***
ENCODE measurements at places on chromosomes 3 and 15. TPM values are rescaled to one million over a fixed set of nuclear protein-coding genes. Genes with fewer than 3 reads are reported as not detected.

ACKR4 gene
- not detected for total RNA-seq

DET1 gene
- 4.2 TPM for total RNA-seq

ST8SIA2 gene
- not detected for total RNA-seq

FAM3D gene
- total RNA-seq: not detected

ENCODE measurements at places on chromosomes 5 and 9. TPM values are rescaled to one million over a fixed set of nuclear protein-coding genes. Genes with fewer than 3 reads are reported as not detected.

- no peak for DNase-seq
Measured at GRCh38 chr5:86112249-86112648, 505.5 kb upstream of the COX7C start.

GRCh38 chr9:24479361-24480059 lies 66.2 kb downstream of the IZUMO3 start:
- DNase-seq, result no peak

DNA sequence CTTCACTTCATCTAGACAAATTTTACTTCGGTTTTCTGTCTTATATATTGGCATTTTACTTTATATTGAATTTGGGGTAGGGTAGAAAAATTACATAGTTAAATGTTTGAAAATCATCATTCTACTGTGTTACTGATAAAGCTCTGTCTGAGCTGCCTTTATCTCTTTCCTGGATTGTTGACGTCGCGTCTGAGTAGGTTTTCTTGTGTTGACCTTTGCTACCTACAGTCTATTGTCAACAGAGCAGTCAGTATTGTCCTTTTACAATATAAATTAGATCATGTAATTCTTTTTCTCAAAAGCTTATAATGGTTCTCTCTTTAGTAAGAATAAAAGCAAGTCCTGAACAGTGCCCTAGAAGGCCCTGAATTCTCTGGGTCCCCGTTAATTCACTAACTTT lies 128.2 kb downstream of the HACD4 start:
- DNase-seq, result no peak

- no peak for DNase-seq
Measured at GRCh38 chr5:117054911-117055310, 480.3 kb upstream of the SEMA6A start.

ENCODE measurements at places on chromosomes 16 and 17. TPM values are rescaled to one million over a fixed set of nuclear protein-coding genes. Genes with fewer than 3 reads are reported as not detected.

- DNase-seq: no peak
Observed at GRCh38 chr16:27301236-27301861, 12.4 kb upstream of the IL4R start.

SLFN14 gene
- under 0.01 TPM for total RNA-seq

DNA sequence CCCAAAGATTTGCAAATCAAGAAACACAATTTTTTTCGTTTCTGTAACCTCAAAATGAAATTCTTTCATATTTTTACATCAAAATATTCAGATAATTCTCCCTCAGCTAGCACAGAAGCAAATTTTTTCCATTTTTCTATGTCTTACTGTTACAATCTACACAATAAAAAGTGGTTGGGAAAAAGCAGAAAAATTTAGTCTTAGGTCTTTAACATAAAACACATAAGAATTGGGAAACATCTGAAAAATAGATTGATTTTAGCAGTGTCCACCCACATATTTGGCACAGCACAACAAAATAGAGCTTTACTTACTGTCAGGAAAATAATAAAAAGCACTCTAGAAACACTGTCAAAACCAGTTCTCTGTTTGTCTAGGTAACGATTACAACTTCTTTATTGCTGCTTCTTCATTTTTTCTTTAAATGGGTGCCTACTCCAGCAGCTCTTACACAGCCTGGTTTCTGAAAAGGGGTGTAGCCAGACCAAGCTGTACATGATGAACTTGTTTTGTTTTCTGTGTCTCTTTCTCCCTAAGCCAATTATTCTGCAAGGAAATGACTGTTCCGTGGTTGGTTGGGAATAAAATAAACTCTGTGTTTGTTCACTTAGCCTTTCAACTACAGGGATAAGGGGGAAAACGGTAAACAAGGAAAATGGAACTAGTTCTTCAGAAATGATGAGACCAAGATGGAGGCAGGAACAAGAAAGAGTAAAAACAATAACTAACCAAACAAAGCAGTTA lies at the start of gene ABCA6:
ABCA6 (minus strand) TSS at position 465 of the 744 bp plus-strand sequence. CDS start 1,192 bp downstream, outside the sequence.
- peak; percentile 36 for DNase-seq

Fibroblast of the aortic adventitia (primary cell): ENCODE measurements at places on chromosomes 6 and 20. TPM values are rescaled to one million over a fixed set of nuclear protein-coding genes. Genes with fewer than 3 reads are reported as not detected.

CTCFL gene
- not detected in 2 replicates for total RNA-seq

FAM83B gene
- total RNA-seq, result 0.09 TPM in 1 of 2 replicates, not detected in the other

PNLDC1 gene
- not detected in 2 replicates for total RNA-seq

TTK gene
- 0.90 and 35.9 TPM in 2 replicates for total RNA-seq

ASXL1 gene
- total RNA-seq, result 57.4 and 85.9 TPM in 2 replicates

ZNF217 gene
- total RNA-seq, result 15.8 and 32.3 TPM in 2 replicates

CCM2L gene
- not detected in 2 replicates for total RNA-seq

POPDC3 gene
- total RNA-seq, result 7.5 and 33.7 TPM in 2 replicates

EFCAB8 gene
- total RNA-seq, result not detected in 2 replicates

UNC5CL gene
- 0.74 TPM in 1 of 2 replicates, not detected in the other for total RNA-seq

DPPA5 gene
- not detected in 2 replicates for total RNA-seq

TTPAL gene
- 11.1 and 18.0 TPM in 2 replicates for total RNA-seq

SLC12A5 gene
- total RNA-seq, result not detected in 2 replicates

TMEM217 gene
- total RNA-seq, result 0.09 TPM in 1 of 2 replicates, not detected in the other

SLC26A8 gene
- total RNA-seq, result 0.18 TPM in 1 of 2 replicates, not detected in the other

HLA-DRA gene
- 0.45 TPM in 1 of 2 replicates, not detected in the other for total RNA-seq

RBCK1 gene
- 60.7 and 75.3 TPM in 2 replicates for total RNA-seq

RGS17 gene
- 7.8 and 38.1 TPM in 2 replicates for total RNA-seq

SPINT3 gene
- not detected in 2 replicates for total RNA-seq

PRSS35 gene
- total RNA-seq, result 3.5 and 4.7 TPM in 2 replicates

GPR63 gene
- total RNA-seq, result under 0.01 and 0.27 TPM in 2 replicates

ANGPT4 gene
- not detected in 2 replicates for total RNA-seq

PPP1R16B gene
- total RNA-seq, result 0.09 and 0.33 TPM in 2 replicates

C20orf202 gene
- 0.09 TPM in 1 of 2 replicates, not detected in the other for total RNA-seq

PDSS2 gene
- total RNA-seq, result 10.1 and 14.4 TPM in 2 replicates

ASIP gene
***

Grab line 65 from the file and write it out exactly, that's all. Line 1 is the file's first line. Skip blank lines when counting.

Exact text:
- not detected in 2 replicates for total RNA-seq